The underlying medical condition that contributed to the death of writer and filmmaker Nora Ephron and is forcing ABC news anchor Robin Roberts to get a bone marrow transplant is a rare and complicated disease that scientists are still trying to figure out. Both women were afflicted with myelodysplastic syndrome, a group of disorders caused when the body produces damaged blood cells. Abnormal cells can eventually outnumber good cells, leaving people with low blood cell counts and needing transfusions and other treatments.
HEALTH
By Andrea K. Walker | June 11, 2012
Good Morning America host Robin Roberts told viewers in an emotional announcement this morning that she has the rare disorder myelodysplastic syndromes. She will soon get a bone marrow transplant from her older sister. It's probably fair to say that many people probably haven't heard of the disease that also goes by MDS. MDS is actually a group of disorders that cause the bone marrow to produce an inadequate number of healthy red blood cells, white blood cells and platelets, according to the Mayo Clinic.
NEWS
By Frederick N. Rasmussen, The Baltimore Sun and Baltimore Sun reporter | November 2, 2010
Dr. Hayden G. "Bud" Braine, an internationally known figure and pioneer in the field of blood cell transfusion and in the treatment of patients suffering from leukemia, died Saturday from complications of dementia at Gilchrist Hospice Care. The Monkton resident was 67. "Bud was an outstanding oncologist and established at Hopkins one of the first hemapheresis unit programs in the country. He was a great guy, compassionate and will be missed," said Dr. Richard J. "Rick" Jones, professor and director of bone marrow transplants at the Johns Hopkins Kimmel Cancer Center.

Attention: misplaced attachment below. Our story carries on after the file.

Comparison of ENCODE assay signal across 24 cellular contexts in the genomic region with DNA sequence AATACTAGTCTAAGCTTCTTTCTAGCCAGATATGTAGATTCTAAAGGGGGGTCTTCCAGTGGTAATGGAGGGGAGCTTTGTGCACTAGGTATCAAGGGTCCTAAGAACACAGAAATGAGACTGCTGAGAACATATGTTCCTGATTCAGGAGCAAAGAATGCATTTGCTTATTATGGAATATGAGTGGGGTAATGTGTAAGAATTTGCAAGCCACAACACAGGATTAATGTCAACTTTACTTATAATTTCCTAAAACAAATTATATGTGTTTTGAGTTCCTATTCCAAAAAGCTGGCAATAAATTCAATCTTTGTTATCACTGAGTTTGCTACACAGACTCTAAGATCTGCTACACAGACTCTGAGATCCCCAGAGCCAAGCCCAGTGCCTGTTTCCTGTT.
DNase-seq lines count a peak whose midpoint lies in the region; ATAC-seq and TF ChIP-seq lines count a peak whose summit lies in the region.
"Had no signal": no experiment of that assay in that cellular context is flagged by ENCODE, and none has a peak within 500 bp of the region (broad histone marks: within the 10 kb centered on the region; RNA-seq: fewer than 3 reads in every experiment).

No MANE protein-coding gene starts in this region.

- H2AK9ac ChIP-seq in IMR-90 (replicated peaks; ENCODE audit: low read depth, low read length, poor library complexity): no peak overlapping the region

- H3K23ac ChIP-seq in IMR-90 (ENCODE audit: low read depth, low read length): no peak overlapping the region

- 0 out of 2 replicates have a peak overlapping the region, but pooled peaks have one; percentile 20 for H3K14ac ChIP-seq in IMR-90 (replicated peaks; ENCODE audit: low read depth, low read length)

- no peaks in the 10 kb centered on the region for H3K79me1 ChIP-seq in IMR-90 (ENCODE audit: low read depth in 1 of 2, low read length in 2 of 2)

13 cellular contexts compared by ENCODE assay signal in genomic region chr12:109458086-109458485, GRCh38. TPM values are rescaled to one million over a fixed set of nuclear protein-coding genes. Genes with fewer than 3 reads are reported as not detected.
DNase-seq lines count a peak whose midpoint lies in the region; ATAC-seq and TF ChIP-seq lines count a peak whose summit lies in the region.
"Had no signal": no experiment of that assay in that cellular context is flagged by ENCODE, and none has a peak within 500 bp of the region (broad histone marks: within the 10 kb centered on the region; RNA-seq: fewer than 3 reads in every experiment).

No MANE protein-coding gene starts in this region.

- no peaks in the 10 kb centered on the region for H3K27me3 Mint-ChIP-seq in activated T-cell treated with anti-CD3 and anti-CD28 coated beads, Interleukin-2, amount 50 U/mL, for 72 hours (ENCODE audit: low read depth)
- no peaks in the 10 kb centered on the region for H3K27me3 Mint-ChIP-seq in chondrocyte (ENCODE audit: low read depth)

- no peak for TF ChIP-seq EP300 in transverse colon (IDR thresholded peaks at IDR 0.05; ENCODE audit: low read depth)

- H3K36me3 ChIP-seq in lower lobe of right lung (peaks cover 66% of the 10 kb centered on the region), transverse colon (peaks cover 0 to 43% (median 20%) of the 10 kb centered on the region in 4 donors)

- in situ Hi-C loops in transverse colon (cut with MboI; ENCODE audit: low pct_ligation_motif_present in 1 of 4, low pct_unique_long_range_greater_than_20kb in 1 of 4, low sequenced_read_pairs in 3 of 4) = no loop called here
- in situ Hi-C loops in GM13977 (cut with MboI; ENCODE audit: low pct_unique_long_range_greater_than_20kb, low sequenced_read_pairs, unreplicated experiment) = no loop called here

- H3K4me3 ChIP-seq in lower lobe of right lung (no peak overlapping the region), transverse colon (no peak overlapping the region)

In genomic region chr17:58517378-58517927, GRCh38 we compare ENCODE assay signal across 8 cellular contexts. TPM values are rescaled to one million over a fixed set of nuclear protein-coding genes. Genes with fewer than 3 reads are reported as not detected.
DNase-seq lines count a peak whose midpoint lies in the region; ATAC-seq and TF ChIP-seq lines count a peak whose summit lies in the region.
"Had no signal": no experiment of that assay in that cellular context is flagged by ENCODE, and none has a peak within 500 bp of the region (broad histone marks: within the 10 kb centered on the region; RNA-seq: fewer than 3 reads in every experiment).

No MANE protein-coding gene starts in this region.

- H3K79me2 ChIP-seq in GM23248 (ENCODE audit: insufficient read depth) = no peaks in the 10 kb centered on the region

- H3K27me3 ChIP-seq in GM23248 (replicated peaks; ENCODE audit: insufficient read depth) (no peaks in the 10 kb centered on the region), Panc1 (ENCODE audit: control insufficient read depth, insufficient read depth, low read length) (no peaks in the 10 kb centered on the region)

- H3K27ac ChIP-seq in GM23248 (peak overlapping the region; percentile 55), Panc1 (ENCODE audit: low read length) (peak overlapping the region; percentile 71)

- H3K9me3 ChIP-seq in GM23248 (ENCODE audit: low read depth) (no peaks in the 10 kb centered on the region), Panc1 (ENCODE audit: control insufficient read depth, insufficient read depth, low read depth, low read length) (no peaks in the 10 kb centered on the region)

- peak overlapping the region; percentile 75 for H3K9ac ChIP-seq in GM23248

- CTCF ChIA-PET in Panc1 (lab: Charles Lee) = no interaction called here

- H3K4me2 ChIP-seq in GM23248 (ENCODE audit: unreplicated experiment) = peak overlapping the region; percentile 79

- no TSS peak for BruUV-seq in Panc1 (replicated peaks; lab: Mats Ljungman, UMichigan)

NEWS
By WILLIAM HATHAWAY and WILLIAM HATHAWAY,HARTFORD COURANT | February 3, 2006
To sloth, gluttony and genes, add germs as reasons people may get fat. In a study that supports a controversial theory that viruses may play a role in human obesity, University of Wisconsin researchers found that chickens infected with a particular type of human virus got fat. Scientists infected four groups of chickens with four strains of a human adenovirus. The group infected with the strain Ad-37 got much fatter than uninfected chickens or those infected with other strains of the virus, according to a study published in the current issue of the American Journal of Physiology -- Regulatory, Integrative and Comparative Physiology.
NEWS
By Thomas H. Maugh II and Thomas H. Maugh II,LOS ANGELES TIMES | March 4, 2005
Federal authorities have temporarily suspended three gene therapy experiments after news that in a similar French study, a third child has developed leukemia and one of the three has died. A Food and Drug Administration advisory panel is meeting in suburban Washington today in an effort to determine whether the French cases are an isolated incident or a precursor of problems that will affect all gene therapy attempts. Experts don't expect an immediate consensus from the advisory panel, but there appears to be a growing feeling among researchers that the problem is of limited scope and reflects the combination of the virus and gene used by the French.